|"Tales From the Trenches"|
Of course, I'd like to think that this was because of my impeccable story telling. Just look at some of the titles: "The Eager Attorney and the Hard Drive of Doom"; "The Search Term That Wouldn't Cull"; and, my favorite, "The Ineluctable Modality of the PDF". But once I finished fantasizing about adding "Master Storyteller" to my list of accomplishments, I had to acknowledge that there was probably more to it than my wordsmithing. Whatever you call them - war stories, case studies, investigation experiences - there is a lot of value to learning problems others have faced, and how those problems were dealt with.
Harlan Carvey (without whom I would likely never have new ideas for my blog) started another interesting discussion on the Win4n6 forums this week about sharing case studies within the field. I'll be the first to admit my reluctance in the past about inadvertantly disclosing sensitive material, but when I really thought about it, I feel that there are definitely ways to contribute without crossing, or even getting close, to that line. Corey Harrell coined the phrase "Case Experience" to differentiate these shorter, more sanitized communications from "Case Studies", which implies a more complete picture. Yes, I can share case experiences without guilt, and hopefully, I'll even pass on something. It may even be insight. Or knowledge. Or something good. No antibiotics needed.
And so, without further ado, I present GU's Case Experience #1.
Working Title: The Difference a Minute Makes
Standard disclosure: This represents a targeted investigation, and not all portions of the exam will be discussed. Please don't take this as SOP. Also, my set of tools has been evolving, but steps I mention should be able to be performed with a variety of different tools.
Possible data spoliation. The client requested an investigation that looked into data deletion on a Windows XP system within a specific time frame. The system in question had been in use for a couple months after the time of interest. The end result was a report that detailed recovered files of interest and a timeline of events.
Recycle bin analysis
File recovery using EnCase
File carving using PhotoRec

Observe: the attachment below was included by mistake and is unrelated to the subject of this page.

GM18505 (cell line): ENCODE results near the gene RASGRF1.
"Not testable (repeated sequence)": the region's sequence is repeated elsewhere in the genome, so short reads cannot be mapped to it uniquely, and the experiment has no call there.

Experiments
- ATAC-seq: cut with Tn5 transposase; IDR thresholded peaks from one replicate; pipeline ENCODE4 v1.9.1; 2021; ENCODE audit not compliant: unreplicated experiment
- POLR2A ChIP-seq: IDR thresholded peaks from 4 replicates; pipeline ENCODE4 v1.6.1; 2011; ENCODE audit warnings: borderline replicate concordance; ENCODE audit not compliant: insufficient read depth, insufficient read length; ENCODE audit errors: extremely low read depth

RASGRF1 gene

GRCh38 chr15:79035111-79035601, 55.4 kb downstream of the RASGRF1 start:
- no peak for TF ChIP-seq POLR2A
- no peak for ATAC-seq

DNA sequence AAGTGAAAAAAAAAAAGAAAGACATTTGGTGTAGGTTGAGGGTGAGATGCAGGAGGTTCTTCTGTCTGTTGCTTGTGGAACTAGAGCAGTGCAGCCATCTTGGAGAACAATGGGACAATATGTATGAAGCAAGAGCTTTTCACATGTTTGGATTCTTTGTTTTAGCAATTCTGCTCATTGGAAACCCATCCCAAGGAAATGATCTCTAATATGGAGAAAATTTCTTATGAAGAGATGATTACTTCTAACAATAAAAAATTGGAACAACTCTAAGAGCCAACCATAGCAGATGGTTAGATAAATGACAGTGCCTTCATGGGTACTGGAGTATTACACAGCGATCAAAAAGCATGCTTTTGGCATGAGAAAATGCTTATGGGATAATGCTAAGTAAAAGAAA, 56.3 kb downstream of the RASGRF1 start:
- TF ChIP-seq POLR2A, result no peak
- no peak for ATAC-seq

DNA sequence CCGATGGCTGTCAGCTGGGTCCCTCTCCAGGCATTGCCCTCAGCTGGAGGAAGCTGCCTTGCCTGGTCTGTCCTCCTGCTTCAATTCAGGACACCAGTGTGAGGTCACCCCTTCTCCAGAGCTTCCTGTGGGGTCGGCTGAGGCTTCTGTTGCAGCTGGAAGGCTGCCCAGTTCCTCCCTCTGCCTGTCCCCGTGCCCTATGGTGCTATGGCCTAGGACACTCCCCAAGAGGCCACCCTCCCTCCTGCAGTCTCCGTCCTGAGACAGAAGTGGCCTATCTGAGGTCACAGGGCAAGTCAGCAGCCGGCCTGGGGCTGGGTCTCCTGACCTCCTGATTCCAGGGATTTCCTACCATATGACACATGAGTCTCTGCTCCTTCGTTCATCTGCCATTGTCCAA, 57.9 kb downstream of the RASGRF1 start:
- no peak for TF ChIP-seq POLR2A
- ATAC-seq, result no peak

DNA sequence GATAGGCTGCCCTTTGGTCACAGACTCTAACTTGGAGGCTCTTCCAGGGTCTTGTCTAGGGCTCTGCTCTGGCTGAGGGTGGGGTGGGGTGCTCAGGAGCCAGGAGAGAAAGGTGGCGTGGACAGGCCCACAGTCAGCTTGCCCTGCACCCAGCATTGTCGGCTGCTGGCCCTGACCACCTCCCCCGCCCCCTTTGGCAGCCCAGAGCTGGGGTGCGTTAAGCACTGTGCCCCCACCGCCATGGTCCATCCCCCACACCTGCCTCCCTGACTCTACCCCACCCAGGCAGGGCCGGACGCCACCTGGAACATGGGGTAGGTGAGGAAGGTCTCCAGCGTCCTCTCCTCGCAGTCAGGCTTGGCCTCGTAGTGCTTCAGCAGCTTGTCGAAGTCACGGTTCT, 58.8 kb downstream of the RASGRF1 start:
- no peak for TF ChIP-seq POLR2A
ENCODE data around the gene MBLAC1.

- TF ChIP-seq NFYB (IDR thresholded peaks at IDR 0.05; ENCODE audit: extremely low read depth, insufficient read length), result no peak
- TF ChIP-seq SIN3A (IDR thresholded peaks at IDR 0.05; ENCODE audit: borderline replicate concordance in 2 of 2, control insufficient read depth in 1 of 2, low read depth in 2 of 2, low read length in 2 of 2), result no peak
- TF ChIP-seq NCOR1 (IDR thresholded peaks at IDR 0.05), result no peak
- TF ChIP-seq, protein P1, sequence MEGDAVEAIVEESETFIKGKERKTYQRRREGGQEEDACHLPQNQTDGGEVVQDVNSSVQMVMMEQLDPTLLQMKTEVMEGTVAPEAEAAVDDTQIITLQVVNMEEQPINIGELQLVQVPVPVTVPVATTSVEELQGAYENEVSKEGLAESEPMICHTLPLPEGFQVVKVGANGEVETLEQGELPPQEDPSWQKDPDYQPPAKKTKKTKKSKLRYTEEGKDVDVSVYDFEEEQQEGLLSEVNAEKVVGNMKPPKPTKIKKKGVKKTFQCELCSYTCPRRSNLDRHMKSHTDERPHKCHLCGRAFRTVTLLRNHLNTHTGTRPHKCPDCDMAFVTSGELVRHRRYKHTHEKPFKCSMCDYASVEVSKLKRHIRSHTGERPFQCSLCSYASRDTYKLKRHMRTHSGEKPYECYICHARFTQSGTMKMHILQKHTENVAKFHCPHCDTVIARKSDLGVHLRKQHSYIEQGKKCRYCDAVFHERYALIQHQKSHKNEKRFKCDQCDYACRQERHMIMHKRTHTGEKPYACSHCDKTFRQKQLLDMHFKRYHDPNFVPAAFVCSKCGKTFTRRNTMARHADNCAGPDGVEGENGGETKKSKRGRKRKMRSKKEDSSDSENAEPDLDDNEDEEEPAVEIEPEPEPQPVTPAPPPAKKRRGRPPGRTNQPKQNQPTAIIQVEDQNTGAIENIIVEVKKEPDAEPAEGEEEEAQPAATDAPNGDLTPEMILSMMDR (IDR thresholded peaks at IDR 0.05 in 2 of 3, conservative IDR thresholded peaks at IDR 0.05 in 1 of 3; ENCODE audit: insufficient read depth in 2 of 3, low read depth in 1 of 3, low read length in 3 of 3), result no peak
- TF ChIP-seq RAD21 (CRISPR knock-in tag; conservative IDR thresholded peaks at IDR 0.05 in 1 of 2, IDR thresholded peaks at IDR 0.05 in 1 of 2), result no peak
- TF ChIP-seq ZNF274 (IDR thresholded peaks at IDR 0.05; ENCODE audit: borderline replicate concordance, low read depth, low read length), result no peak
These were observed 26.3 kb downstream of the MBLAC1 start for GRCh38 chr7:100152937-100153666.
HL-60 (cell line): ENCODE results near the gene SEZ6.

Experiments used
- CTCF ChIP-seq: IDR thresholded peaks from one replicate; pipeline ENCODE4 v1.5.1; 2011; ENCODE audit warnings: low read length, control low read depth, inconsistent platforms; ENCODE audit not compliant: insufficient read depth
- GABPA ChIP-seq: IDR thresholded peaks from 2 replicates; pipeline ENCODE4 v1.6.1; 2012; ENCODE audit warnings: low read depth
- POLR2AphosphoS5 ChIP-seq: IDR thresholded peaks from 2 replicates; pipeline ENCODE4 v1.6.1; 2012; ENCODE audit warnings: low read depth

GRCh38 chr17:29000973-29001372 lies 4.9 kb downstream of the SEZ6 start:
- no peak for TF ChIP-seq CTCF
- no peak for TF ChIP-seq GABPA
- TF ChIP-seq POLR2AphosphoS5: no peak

Analysis of carved files on system for context
Search for data deletion software
Registry and restore point analysis
The scene: Me smoking a cigar in a shadowy room with my feet on the desk, looking debonair. While recovering the deleted files was of great interest to the client, what makes this case stand out to me is what I found on the system regarding a program called CCleaner. Many of you are likely familiar with it, and have come across it in your cases (in fact, Cheeky4n6Monkey has some great posts about pulling artifacts relating to CCleaner using a RegRipper plugin) It seems to crop up an awful lot in certain types of cases. What made this one interesting was the reconstruction of events found in restore point registry hives. Luckily for me, though the computer had been in use for quite a while after the timeframe of interest, the restore points for the timeframe were still present.
I could see that the registry entries showed CCleaner being installed on the system a couple years before the timeframe of interest. Even better, after tracking down RPs for specific dates, and determining the proper user, the keys showed that CCleaner.exe had been run on the system by the user in the "hot zone". Bingo! But wait... it wasn't quite as clear as that. You see, a good minute after CCleaner.exe was run, a CCleaner installer file called ccsetup###.exe was run, with no indications that CCleaner.exe was run again after the installation. So, was CCleaner simply updated but not run? Or could it have been run after the installer without updating the registry entry?
I had come across CCleaner enough in the past to know that the program will check for an updated version of the software and ask the user if they want to download it if one is available. So it didn't come as a surprise that an installer file would be run soon after executing the program. The question became, after running the installer, if CCleaner was run what changes, or lack of changes, would occur in the registry?
It was time to stop speculating, and start researching. I used a Windows XP machine that had CCleaner already installed. Upon firing up the program, I was indeed prompted to update the software. Following the update, I used the default option to start CCleaner automatically, and then ran the default CCleaner process on the system. Following the run, I examined the test registry hives to see what sort of information was present. The test system registry hives mimicked the investigated system: though CCleaner had been run following the updated installer file, the registry just reflected the initial execution of the program.
Moral of the Story
Now, I don't expect that this is an earth-shattering revelation. I guess the real point that I want to make is the importance of testing when questions are raised or anticipated. In this case, there were questions, and I had the ability to confidently say "I tested the process and the data is consistent." There are so many variables on systems, testing should be common place. You don't need a plethora of extra equipment to do it, either. Run some virtual machines, have a few baseline setups you can use, and take the time to experiment.